The small business tax credit provided by the federal health reform law is not large enough to incentivize employers to begin offering health benefits, according to a Government Accountability Office report released Monday, The Hill's "Healthwatch" reports (Baker, "Healthwatch," The Hill, 5/21).
Under the overhaul, the credit is available to businesses with fewer than 25 full-time workers whose annual incomes average less than $50,000. The credit pays 35% of insurance premium costs for an eligible applicant, and the company must pay at least 50% of premium costs. Not-for-profits are eligible for up to 25% off of their premium costs.
The credit was developed to help small businesses through 2014, when they will be able to purchase insurance through state-based exchanges. The credits will phase out two years after the exchanges open, according to the law (California Healthline, 5/10).
Initial estimates from the Congressional Budget Office were that the credits would total $2 billion in 2010. However, the GAO report found that small businesses have claimed just $468 million ("Healthwatch," The Hill, 5/21). In addition, the report found the credit was claimed by 170,300 employers in 2010, far short of the 1.4 million to four million businesses that were estimated to be eligible.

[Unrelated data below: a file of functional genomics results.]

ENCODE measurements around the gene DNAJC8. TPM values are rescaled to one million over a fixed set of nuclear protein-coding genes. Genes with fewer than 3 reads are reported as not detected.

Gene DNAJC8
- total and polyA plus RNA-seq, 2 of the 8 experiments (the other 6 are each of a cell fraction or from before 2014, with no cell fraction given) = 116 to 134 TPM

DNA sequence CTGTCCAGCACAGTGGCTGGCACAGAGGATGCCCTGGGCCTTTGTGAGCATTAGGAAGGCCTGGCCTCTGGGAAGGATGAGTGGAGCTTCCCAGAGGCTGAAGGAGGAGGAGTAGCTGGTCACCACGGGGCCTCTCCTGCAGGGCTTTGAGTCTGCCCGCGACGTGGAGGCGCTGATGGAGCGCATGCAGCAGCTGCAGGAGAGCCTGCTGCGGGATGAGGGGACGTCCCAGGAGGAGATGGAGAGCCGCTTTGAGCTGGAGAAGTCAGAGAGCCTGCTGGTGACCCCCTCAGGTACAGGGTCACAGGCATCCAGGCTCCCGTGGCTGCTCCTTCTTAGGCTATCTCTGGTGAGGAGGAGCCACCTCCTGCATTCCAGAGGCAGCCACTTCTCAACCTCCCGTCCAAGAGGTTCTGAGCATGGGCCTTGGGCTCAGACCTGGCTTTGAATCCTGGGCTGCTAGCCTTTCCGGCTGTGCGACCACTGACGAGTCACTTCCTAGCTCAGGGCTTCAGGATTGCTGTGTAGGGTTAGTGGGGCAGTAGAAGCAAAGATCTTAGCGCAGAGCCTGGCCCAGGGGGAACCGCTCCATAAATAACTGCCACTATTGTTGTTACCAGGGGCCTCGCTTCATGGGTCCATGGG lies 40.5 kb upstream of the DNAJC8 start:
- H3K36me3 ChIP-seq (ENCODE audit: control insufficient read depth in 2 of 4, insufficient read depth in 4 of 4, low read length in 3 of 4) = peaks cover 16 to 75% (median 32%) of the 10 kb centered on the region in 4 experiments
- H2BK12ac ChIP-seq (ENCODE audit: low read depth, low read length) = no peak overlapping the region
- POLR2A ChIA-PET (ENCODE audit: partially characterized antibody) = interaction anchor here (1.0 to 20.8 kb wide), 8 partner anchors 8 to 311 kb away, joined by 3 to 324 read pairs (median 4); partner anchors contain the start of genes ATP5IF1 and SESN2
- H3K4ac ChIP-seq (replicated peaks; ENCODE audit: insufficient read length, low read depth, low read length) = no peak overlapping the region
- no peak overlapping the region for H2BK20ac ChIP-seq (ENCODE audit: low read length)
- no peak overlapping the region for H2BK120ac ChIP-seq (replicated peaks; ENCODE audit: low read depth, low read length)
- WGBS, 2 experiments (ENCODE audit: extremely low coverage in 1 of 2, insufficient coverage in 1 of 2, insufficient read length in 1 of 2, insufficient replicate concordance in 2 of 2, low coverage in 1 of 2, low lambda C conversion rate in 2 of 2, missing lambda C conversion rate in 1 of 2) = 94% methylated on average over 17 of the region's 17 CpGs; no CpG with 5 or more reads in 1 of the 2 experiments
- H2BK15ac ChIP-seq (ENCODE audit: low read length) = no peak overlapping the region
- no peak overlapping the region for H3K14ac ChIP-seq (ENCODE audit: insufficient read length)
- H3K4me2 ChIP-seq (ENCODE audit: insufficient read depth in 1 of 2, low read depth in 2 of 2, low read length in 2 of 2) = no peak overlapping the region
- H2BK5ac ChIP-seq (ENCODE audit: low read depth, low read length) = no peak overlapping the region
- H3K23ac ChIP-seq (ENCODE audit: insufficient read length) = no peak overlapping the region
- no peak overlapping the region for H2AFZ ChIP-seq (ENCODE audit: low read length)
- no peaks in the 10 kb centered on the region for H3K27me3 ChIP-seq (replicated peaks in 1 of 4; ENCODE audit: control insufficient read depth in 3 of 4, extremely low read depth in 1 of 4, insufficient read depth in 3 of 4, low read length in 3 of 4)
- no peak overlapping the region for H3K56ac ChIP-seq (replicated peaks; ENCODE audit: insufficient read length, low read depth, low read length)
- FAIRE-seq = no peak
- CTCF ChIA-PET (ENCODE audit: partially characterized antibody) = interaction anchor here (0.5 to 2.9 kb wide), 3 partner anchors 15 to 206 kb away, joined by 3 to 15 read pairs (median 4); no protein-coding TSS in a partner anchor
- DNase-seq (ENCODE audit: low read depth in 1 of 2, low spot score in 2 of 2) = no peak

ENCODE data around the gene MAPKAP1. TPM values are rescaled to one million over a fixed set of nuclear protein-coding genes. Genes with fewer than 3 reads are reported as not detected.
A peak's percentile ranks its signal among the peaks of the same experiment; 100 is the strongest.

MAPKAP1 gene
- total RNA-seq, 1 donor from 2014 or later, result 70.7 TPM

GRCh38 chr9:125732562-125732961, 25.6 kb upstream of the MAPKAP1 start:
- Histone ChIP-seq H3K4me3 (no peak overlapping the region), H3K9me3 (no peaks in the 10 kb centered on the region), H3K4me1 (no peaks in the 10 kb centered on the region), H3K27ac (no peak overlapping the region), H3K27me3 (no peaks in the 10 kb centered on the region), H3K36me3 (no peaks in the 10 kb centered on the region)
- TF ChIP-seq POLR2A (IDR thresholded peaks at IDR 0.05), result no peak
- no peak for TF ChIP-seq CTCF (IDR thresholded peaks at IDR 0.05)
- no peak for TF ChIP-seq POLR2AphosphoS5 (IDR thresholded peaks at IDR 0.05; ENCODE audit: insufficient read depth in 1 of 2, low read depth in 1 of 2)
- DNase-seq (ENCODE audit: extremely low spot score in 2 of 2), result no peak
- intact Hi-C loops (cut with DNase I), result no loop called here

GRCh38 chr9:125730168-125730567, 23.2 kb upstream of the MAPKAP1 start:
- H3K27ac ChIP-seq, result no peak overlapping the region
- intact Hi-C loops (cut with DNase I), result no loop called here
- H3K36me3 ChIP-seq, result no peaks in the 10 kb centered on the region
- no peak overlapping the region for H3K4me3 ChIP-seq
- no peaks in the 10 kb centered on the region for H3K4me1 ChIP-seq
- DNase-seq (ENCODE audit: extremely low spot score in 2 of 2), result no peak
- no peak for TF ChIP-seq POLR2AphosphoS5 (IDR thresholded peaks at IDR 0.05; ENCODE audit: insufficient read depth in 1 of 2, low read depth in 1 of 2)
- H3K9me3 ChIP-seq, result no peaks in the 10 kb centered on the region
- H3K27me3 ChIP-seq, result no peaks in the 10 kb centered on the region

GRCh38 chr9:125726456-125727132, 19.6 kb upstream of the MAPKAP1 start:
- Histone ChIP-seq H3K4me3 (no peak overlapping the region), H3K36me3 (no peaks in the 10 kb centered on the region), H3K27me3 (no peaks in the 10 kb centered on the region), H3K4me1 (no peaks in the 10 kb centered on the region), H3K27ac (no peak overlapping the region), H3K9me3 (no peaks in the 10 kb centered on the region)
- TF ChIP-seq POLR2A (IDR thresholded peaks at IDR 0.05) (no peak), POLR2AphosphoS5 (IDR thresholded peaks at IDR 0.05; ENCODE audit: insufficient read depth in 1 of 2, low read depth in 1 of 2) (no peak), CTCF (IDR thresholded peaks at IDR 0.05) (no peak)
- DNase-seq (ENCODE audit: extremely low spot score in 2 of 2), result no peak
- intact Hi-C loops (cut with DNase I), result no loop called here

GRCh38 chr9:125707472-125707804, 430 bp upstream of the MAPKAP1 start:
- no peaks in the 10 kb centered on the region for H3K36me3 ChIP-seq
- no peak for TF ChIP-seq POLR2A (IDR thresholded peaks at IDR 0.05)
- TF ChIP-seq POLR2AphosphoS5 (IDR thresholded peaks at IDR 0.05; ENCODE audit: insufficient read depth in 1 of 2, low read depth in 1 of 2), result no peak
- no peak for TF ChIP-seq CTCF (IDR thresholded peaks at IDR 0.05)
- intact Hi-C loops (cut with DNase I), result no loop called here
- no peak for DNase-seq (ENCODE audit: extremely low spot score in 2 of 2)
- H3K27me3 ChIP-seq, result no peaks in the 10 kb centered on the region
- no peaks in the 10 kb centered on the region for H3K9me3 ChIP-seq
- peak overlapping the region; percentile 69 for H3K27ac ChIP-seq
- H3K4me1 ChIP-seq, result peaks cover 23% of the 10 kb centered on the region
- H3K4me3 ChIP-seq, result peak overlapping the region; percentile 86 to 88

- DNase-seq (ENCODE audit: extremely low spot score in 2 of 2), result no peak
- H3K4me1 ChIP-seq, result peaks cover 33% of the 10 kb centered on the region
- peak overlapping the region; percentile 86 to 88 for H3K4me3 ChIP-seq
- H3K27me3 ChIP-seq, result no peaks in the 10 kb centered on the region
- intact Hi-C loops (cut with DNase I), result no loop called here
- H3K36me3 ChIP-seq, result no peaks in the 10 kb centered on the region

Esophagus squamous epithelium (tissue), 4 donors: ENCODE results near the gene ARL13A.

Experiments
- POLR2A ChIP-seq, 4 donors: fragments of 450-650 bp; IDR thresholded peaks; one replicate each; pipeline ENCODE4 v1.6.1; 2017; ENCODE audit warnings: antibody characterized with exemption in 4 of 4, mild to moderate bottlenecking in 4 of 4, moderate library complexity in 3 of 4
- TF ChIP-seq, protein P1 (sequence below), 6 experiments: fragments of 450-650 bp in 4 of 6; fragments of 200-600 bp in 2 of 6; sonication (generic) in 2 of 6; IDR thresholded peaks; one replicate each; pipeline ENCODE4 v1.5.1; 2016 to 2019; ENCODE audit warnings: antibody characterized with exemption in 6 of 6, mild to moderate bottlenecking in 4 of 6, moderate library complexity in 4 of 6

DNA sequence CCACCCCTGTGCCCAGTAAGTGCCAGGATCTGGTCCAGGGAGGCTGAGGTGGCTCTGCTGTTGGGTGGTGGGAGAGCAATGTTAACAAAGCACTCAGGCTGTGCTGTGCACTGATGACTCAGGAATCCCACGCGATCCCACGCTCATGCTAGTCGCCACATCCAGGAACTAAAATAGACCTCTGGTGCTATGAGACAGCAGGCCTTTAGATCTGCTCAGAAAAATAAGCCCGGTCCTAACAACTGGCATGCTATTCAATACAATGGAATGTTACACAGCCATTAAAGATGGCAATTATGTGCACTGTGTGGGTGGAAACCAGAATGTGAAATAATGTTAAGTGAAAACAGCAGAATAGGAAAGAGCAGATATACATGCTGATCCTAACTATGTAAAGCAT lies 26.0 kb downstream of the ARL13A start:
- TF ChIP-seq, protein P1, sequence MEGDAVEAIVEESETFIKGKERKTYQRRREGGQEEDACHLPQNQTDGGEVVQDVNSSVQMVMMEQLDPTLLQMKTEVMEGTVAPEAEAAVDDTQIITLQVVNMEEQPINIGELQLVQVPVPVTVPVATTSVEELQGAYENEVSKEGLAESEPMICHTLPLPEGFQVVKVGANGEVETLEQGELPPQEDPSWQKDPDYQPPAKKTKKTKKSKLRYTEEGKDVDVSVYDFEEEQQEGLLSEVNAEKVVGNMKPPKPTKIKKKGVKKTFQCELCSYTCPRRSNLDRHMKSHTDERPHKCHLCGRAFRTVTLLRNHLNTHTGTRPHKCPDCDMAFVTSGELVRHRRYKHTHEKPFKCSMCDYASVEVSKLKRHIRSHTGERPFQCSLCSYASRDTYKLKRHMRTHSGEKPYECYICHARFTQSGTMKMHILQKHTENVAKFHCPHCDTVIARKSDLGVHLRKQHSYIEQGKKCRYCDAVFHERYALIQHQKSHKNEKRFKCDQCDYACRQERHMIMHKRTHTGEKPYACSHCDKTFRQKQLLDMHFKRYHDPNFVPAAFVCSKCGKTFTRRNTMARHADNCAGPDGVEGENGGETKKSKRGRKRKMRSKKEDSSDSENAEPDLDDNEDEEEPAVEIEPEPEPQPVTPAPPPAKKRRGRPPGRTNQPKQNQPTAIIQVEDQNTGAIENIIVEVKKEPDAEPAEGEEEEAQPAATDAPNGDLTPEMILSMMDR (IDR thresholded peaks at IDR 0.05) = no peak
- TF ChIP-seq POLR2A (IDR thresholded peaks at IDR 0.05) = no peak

GAO interviews with small-business owners and insurance brokers indicated that many eligible businesses felt the application process was too complex and the potential benefit did not offset the time and cost required to apply (Evans, Modern Healthcare, 5/21).
Many employers did not have data on employee hours and average annual wages readily available. Tax preparers said it could take between two and eight hours for employers to gather the necessary information, and three to five hours for tax preparers to calculate it.
Report Begets Republican Criticism
Sens. Sam Graves (R-Mo.) and Olympia Snowe (R-Maine), who requested the report, said it shows that the credit "has been grossly ineffective" (Bristol, CQ HealthBeat, 5/21).
Meanwhile, Sen. Orrin Hatch (R-Utah) said it was "no surprise" that small businesses felt the credit was too complex to claim. Hatch said in a statement, "The failure of these small business tax credits goes to the heart of what's wrong with ObamaCare: it's confusing, expensive, and burdensome for the families and businesses that have to comply with it" ("Healthwatch," The Hill, 5/21).